Colostrum antibodies were used to treat illness and infection prior to the development of modern day antibiotics. In fact, the first oral vaccine for polio was developed from antibodies found in bovine colostrum. Today, interest and research into the anti-pathogenic properties of colostrum is ramping up, due to the increase in antibiotic-resistant strains of pathogens. These can lead to serious and sometimes fatal infections.
Cows produce far more colostrum than their calves require, so the excess is harvested and used in research as well as being sold for human consumption.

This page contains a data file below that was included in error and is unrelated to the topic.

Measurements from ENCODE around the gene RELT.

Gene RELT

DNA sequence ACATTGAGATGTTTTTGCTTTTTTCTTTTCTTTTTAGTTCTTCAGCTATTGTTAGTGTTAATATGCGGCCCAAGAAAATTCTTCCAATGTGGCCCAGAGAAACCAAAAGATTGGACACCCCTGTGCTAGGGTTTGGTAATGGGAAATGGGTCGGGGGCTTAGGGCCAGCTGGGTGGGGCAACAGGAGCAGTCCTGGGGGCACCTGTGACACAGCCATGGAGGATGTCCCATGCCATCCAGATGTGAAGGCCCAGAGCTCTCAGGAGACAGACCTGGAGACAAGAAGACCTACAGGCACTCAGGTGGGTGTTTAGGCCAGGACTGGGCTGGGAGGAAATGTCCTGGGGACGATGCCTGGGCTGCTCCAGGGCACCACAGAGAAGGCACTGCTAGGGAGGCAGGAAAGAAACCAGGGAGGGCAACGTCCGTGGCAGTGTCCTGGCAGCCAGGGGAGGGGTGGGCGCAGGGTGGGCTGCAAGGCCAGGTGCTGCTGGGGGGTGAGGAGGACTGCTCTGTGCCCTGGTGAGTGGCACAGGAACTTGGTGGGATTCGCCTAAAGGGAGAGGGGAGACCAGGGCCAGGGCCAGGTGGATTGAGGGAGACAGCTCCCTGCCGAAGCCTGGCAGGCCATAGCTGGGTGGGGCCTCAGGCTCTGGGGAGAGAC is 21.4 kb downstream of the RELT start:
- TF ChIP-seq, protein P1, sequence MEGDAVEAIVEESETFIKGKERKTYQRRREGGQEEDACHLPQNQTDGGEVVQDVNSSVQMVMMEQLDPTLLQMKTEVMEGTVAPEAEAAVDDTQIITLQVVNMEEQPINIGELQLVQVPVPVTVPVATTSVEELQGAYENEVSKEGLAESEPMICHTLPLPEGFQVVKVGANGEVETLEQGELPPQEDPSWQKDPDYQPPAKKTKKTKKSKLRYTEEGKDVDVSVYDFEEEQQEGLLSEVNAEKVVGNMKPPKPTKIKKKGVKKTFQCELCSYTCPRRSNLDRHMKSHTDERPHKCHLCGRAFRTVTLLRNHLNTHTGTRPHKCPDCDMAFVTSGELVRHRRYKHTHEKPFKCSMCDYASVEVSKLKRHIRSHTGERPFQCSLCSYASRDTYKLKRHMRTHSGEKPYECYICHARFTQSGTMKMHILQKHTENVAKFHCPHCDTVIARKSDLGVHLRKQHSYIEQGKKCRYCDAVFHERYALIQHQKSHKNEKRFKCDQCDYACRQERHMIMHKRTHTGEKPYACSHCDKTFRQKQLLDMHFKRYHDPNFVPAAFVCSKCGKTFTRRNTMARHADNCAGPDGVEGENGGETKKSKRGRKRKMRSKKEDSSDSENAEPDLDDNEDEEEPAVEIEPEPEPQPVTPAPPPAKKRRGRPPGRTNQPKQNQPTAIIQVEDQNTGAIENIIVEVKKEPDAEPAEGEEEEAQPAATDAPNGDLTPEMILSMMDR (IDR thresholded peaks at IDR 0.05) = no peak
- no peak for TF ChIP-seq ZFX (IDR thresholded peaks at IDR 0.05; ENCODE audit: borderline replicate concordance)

Research has shown that the immune and growth factors in cow’s Colostrum are nearly identical to those in human Colostrum. Since bovine Colostrum is not species-specific, it works effectively in humans as well as mammals.
Because claves are born without any immunity to airborne, disease causing organisms, their mothers’ colostrum must contain a very large amount of immune and health factors. As a result, bovine colostrum has 10-21 times the factors of human colostrum, making it the richest source of colostrum available.